By now, the previous head had moved to another school and I found a lot of support from the staff. Unfortunately, we were all learning as we went along and so we didn’t make the progress we should have done. But Daniel was happy in school, he had a few close friends and with staff focusing on building a good relationship with him and gaining his trust without the pressure to speak, they began to hear his voice.

When Daniel was in Year 5, we started to prepare for secondary school. Where we lived, we had a choice of two schools and so we made a point of visiting them both on their open days and I had phone conversations with the SENCOs to find out what they knew about SM and how they would support my son. In Year 6 when his place was confirmed at our chosen school, he had extra visits from the SENCO and then, closer to the end of the summer term, from his form tutor. This all helped to make the transition as smooth as possible, although it was still incredibly hard for him. 

At secondary school, there was the added complication of multiple teachers and moving around for different lessons. Daniel was offered the opportunity of going to Learning Support whenever he needed it, especially at break times but, like many people with SM, he didn’t like anything that singled him out or made him different from anyone else. He just wanted to blend into the background and to not be noticed by anyone. Because of all the different teachers that were now involved, I decided the best way to help Daniel, was for me to make contact with each of them via email, explain what SM is (and isn’t) and how they could help Daniel. Although I knew the SENCO had all this information, with the best will in the world, I know how easy it is as a teacher to maybe not read something carefully enough or to forget little bits when you are given so much information. Some teachers tried hard to understand and build a relationship with Daniel and they were the ones who were the first to hear his voice, and so I was able to email them with suggestions for the next “small step”.  Those who tried to push him towards speaking just increased his anxieties and made it harder for him.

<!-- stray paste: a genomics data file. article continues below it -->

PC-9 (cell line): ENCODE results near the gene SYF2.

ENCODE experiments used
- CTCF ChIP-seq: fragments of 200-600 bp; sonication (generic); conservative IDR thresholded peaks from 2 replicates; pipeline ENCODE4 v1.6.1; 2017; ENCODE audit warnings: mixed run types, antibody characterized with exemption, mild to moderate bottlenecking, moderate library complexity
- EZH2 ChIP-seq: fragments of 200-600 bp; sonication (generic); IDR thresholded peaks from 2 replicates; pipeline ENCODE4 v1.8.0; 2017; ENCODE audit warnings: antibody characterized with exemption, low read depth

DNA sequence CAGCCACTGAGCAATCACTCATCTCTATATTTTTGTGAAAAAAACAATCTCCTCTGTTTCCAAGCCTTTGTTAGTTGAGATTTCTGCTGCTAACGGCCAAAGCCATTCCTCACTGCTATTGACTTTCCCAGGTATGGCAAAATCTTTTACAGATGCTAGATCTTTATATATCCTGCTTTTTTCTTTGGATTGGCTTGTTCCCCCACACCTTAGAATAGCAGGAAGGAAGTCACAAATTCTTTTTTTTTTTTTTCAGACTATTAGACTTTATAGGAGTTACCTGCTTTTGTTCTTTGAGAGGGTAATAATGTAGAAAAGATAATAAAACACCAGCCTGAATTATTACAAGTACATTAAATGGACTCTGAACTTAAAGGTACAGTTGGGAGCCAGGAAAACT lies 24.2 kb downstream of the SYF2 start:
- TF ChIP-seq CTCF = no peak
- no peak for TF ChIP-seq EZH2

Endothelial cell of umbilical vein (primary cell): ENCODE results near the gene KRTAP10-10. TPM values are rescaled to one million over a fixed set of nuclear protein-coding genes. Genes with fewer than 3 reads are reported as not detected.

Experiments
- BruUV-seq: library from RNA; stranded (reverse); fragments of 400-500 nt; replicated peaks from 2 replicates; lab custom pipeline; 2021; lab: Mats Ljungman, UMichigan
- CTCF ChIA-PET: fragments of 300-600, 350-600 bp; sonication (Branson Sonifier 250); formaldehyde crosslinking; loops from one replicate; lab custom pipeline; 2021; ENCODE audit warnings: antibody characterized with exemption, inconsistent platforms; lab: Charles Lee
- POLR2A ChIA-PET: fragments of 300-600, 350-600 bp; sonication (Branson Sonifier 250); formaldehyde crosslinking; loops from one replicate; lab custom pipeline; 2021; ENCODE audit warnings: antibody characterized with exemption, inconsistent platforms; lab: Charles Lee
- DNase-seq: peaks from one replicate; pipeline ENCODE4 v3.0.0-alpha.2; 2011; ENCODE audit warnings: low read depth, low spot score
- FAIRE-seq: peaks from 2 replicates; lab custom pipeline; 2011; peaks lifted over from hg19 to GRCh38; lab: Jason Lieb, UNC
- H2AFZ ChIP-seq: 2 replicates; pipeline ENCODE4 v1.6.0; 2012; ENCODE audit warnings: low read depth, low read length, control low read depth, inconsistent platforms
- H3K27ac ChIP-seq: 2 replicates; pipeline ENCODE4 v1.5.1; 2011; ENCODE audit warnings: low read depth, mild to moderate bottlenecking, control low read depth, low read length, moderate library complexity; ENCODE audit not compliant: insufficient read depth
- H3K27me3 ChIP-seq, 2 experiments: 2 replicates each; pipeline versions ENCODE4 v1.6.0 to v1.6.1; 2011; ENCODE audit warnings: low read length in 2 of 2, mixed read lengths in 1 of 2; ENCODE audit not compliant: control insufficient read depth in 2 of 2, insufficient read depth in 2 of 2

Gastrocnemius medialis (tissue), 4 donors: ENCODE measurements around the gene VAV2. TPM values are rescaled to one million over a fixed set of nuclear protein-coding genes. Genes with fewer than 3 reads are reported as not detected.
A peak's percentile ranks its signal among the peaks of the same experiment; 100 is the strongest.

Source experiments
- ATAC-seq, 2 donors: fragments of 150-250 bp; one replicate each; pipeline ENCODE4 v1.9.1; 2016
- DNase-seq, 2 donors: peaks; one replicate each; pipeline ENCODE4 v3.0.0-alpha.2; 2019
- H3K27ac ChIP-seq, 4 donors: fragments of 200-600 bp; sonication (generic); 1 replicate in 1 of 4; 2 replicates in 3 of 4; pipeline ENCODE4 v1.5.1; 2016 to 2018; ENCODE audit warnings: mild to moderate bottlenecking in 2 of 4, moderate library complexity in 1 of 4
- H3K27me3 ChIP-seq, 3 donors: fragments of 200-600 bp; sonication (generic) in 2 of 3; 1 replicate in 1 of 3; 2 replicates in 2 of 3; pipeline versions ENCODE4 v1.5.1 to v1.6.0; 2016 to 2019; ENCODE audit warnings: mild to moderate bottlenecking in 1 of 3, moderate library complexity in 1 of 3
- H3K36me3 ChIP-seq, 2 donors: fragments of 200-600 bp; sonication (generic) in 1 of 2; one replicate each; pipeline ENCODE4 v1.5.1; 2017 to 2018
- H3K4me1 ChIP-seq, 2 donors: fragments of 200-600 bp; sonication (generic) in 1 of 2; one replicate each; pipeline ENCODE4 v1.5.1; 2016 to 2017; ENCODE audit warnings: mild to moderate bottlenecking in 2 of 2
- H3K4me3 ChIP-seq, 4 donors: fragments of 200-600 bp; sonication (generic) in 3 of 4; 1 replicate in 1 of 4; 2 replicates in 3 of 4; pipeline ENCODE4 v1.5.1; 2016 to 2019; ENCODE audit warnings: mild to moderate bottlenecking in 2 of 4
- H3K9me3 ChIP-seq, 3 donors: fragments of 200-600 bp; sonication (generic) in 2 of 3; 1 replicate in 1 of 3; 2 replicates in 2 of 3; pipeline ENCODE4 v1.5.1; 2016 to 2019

Although he never really overcame SM whilst at school, there were some teachers he was able to hold a bit more of a conversation with. One of these was a maths teacher who would give up his break times to work with Daniel after his classmates had left. They would stand together at the whiteboard and look at a maths problem side by side, thus avoiding any eye contact. The maths became the focus, rather than Daniel and so his anxiety was reduced, thus enabling him to speak and talk through the maths problem. Daniel was very fortunate to have him as a teacher for all five years of Key Stages 3 and 4.

What many people don’t realise, is that SM is not just about speech but can affect all areas of communication. Over the years, teachers suggested he used a whiteboard to show his answers, or gestures or symbols to request things such as the toilet. However, this singled him out as different from his peers and drew more attention to him and so he was never able to do that. In secondary school, he found it hard to construct an essay, despite having all the background knowledge of the topic and anything that involved expressing feelings or opinions was always impossible. Now however, in his early 20s, he has overcome SM and for the last couple of years, he has been working for a Christian charity, writing magazine and website articles. This has involved spending 3 months at a time in countries such as Albania and Ukraine and interviewing people about their experiences in order to write about them. He still has underlying anxieties but has learnt strategies to cope with them and has said during the Covid-19 restrictions that he misses not being able to travel and meet people – something I never thought I would hear him say when I looked at that timid little boy 15 years ago!

Catherine Bates. (Teacher & Mum of an ex-SM young person)

How can No Panic help? No Panic’s Youth One-to-One Mentoring Recovery Programme is a 6 week, one hour per week telephone course with a No Panic Mentor. We use cognitive behavioural therapy to develop an understanding of the relationship between thoughts, feelings, actions and physiology. Find out more……